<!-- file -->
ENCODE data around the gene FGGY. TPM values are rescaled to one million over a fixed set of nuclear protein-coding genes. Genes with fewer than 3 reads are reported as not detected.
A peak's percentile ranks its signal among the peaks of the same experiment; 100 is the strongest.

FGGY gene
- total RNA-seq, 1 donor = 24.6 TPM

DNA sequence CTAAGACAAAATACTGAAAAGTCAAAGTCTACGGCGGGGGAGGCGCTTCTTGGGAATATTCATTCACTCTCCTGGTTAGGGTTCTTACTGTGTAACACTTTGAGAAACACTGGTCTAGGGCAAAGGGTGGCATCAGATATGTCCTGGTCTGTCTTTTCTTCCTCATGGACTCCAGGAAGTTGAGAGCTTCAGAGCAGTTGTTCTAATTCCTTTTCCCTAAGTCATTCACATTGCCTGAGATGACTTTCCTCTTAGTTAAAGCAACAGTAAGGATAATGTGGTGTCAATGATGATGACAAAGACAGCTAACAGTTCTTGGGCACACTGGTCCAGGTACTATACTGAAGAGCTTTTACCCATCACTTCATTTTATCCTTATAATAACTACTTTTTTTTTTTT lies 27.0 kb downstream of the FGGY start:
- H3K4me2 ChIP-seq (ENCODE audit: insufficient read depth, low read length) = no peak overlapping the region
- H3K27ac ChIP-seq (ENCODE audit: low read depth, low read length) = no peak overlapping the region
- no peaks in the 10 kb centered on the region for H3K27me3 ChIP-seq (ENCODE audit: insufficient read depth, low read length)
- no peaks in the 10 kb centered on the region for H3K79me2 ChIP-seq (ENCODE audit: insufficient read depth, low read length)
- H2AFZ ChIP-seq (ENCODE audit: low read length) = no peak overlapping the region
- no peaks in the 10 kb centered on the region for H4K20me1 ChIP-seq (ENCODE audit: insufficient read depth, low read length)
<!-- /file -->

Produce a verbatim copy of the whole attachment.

ENCODE data around the gene FGGY. TPM values are rescaled to one million over a fixed set of nuclear protein-coding genes. Genes with fewer than 3 reads are reported as not detected.
A peak's percentile ranks its signal among the peaks of the same experiment; 100 is the strongest.

FGGY gene
- total RNA-seq, 1 donor = 24.6 TPM

DNA sequence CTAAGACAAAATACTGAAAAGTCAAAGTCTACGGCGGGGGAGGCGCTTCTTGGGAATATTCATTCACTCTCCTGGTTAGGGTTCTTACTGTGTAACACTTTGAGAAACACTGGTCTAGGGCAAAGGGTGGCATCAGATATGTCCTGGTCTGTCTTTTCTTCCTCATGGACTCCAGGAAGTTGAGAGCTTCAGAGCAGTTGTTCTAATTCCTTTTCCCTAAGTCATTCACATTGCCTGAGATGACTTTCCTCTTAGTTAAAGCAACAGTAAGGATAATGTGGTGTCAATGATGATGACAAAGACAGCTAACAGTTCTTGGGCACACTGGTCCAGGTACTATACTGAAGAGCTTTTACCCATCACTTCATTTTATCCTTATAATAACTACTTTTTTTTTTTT lies 27.0 kb downstream of the FGGY start:
- H3K4me2 ChIP-seq (ENCODE audit: insufficient read depth, low read length) = no peak overlapping the region
- H3K27ac ChIP-seq (ENCODE audit: low read depth, low read length) = no peak overlapping the region
- no peaks in the 10 kb centered on the region for H3K27me3 ChIP-seq (ENCODE audit: insufficient read depth, low read length)
- no peaks in the 10 kb centered on the region for H3K79me2 ChIP-seq (ENCODE audit: insufficient read depth, low read length)
- H2AFZ ChIP-seq (ENCODE audit: low read length) = no peak overlapping the region
- no peaks in the 10 kb centered on the region for H4K20me1 ChIP-seq (ENCODE audit: insufficient read depth, low read length)